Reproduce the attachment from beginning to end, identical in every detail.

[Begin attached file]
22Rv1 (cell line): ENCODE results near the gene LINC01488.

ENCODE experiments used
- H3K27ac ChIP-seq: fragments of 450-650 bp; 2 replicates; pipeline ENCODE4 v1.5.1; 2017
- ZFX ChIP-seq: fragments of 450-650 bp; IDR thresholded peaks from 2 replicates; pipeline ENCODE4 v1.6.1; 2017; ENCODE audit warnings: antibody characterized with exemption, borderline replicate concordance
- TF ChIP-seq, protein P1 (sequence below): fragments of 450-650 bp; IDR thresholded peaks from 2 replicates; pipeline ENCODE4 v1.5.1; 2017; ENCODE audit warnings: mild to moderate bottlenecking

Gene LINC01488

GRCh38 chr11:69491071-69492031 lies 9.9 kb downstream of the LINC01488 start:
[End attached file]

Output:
22Rv1 (cell line): ENCODE results near the gene LINC01488.

ENCODE experiments used
- H3K27ac ChIP-seq: fragments of 450-650 bp; 2 replicates; pipeline ENCODE4 v1.5.1; 2017
- ZFX ChIP-seq: fragments of 450-650 bp; IDR thresholded peaks from 2 replicates; pipeline ENCODE4 v1.6.1; 2017; ENCODE audit warnings: antibody characterized with exemption, borderline replicate concordance
- TF ChIP-seq, protein P1 (sequence below): fragments of 450-650 bp; IDR thresholded peaks from 2 replicates; pipeline ENCODE4 v1.5.1; 2017; ENCODE audit warnings: mild to moderate bottlenecking

Gene LINC01488

GRCh38 chr11:69491071-69492031 lies 9.9 kb downstream of the LINC01488 start: